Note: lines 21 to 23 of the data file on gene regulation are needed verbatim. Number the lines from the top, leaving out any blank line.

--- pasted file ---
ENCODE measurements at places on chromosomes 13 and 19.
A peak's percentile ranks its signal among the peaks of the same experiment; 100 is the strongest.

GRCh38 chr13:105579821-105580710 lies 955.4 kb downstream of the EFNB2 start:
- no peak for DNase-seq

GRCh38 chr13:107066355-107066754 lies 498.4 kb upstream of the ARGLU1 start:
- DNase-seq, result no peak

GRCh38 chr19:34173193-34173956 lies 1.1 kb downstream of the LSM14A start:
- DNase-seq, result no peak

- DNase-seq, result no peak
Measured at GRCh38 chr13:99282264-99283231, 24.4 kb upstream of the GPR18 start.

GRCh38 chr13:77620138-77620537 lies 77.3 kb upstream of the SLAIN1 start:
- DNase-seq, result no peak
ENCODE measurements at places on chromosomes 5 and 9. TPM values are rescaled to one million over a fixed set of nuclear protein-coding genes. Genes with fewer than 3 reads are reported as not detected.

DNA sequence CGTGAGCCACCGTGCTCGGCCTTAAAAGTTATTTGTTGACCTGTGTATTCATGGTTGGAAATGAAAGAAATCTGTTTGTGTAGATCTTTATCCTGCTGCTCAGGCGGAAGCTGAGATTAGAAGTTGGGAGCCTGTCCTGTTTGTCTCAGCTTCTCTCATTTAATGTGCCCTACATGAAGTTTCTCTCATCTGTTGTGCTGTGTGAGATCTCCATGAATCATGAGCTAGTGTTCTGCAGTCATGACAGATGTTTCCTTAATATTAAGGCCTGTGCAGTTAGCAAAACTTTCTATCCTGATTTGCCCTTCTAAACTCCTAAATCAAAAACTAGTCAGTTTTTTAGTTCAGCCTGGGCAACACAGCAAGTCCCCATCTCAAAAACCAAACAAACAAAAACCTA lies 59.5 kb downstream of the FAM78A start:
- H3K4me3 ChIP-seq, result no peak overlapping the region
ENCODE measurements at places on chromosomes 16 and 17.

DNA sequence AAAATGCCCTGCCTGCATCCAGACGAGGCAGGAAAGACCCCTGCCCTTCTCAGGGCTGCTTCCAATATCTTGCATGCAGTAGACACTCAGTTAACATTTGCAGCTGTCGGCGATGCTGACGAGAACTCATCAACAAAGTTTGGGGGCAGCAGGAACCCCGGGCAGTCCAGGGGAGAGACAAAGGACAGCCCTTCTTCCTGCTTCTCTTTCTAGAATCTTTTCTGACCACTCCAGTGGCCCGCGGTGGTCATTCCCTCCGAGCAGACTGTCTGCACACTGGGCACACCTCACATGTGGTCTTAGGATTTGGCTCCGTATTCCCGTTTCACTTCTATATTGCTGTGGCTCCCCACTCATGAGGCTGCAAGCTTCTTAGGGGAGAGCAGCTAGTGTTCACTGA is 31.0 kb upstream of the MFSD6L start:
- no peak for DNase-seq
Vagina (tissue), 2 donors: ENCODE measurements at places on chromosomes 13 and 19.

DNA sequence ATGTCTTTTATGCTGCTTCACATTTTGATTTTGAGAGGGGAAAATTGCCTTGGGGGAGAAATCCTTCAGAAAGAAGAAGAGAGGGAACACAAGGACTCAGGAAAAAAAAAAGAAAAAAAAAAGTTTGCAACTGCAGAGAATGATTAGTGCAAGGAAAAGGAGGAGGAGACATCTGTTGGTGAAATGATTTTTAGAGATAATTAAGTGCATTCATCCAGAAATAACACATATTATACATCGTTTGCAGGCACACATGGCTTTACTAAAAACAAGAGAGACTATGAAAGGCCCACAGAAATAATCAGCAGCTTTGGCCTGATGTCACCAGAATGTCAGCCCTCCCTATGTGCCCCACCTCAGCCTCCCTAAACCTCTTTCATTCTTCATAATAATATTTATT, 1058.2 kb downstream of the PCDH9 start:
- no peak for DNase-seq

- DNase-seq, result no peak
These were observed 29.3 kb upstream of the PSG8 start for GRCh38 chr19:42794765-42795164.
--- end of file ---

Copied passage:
- no peak for DNase-seq

- DNase-seq, result no peak
These were observed 29.3 kb upstream of the PSG8 start for GRCh38 chr19:42794765-42795164.